Out of the Sano Lab at the Nagoya Institute of Japan, researchers have created a gravity-powered robot that walks much like a human, without batteries or an internal computer controlling its movements. With a maximum walking speed of 3.3 km per hour, it’s not going to win any races, but it keeps this stride for long periods of time.
Powered by gravity, the BlueBiped robot is a Guinness World Record holder for walking 13 continuous hours without human intervention. This 100,000 step walk spanned over nine miles and started with a simple push.
The BlueBiped really only works going downhill, as it lacks any forward momentum uphill or on a flat plane. This is due to the slight forward lean that encourages its aluminum legs to swing forward in a constant walking motion.
Long-term plans for the BlueBiped include a commercial version thanks to a partnership with System Instruments. Before you wonder what exactly a powerless legbot could actually bring to the table, it’s important to consider the health applications involved with a working exoskeleton structure.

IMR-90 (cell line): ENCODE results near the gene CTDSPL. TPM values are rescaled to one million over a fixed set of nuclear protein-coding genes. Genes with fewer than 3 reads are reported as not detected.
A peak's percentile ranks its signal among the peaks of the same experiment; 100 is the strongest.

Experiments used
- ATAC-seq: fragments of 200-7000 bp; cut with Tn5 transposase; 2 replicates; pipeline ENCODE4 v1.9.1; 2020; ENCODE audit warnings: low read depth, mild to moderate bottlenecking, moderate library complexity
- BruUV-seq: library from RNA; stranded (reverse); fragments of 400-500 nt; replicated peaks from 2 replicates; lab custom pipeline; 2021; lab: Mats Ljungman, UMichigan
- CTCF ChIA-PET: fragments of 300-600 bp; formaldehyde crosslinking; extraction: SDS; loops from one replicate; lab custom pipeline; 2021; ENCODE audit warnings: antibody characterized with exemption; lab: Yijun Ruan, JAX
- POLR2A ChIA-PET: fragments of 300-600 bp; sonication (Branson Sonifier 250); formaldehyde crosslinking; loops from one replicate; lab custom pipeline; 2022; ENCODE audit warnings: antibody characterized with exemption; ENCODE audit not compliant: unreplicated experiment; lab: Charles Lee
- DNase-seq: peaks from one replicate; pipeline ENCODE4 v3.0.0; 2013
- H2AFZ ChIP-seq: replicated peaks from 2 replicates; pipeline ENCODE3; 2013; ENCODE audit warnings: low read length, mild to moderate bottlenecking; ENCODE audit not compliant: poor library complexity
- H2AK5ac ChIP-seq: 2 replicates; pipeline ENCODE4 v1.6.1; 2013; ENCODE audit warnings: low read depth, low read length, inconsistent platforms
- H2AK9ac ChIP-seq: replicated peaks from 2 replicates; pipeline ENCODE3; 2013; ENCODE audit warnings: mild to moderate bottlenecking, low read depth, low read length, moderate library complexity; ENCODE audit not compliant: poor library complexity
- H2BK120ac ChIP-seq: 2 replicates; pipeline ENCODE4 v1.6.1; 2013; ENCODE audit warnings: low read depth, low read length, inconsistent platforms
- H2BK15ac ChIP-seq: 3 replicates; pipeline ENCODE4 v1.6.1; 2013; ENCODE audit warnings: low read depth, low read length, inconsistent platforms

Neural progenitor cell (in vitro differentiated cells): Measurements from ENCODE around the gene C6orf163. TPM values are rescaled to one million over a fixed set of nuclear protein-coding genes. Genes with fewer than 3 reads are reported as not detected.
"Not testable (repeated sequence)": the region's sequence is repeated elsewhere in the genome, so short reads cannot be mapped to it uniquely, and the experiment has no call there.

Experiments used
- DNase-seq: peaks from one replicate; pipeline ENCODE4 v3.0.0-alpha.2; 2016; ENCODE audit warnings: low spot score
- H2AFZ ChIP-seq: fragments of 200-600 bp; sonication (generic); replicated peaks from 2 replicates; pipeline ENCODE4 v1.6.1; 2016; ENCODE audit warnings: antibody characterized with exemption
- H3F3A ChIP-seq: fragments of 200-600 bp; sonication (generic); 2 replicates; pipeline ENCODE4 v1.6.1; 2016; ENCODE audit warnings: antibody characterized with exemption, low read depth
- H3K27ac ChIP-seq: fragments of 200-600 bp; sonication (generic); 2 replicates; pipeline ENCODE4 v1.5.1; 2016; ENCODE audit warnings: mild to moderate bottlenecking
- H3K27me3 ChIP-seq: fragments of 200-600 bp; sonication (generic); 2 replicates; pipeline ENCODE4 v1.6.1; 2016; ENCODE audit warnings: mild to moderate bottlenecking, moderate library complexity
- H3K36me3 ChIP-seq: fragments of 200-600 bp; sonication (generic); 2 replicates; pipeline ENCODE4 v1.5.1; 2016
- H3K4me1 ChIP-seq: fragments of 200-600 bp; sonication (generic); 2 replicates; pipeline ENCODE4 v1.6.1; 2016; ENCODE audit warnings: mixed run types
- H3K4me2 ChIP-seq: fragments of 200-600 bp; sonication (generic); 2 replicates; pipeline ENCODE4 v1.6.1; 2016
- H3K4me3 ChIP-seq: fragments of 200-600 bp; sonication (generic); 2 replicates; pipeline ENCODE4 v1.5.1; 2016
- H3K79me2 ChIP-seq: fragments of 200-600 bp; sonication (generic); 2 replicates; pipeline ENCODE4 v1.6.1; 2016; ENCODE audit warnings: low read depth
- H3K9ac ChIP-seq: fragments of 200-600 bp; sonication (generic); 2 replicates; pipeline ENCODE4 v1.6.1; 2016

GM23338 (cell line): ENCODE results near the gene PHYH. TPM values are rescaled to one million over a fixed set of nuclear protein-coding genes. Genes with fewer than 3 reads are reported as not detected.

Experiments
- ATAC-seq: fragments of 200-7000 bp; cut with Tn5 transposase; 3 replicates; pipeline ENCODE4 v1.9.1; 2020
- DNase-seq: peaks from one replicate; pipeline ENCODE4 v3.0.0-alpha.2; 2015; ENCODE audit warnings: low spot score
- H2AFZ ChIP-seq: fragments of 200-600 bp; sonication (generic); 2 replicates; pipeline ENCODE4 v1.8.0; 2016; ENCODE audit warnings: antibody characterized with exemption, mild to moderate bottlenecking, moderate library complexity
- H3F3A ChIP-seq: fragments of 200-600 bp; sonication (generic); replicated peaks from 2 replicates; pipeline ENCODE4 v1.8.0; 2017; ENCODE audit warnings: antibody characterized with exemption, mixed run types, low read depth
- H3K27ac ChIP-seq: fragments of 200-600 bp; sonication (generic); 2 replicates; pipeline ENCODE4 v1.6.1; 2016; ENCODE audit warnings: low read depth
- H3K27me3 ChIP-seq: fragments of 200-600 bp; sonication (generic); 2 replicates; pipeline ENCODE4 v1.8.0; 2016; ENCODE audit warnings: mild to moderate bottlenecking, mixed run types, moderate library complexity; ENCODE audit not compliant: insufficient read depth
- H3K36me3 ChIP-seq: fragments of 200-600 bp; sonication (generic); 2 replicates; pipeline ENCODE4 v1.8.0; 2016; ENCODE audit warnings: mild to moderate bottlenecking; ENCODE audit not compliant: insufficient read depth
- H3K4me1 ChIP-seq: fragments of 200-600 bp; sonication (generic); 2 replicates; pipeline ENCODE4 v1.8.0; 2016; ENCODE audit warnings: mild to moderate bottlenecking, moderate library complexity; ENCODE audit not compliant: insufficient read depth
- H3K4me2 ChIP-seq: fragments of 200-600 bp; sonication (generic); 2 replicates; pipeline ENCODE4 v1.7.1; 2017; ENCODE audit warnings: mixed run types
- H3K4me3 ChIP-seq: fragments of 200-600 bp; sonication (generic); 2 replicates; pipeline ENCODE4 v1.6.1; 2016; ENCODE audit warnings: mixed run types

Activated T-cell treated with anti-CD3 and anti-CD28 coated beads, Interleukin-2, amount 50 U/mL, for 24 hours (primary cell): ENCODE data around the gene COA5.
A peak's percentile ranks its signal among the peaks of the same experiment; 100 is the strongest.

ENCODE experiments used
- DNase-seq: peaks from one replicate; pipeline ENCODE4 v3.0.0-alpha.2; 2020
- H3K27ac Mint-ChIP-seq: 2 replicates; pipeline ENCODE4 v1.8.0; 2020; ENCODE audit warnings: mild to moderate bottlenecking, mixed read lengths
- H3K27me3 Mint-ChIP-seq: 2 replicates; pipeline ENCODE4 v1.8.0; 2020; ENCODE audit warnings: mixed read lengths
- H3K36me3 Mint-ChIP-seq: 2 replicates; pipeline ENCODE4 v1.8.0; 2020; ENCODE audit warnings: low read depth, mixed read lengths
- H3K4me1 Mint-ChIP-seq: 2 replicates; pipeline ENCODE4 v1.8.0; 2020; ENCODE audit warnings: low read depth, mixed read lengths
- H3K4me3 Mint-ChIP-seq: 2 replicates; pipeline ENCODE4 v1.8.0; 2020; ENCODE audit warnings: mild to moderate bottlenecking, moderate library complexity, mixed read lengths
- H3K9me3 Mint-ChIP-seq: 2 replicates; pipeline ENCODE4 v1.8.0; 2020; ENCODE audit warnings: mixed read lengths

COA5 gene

Previous robotic support projects have yielded limited results in practical applications. The Hybrid Assistive Limb (HAL), also being developed in Japan, is a powered exoskeletal device that is intended to improve physical capability in the disabled. The difference between HAL prototypes and the BluBiped are mostly found in size. Walking with the help of BlueBiped could be done within a relatively thin aluminum frame, while HAL is a much bulkier powered exoskeleton currently being designed to restore and improve full-body movement.
The science behind BlueBipod could see applications in other areas, as well. For example, the idea of utilizing gravity-assisted power for travel could result in a new phase of thinking for robotic scientists. A more energy-efficient robotic device allows for smaller and lighter batteries. The science of prosthetics may also benefit from the kind of natural motion and efficiency found in the BlueBiped.
Who knows what this incredible and simple prototype could unlock in the future? Sano Lab hopes to have a commercial version available to the public within the next 1-2 years. Time will tell just what they manage to come up with.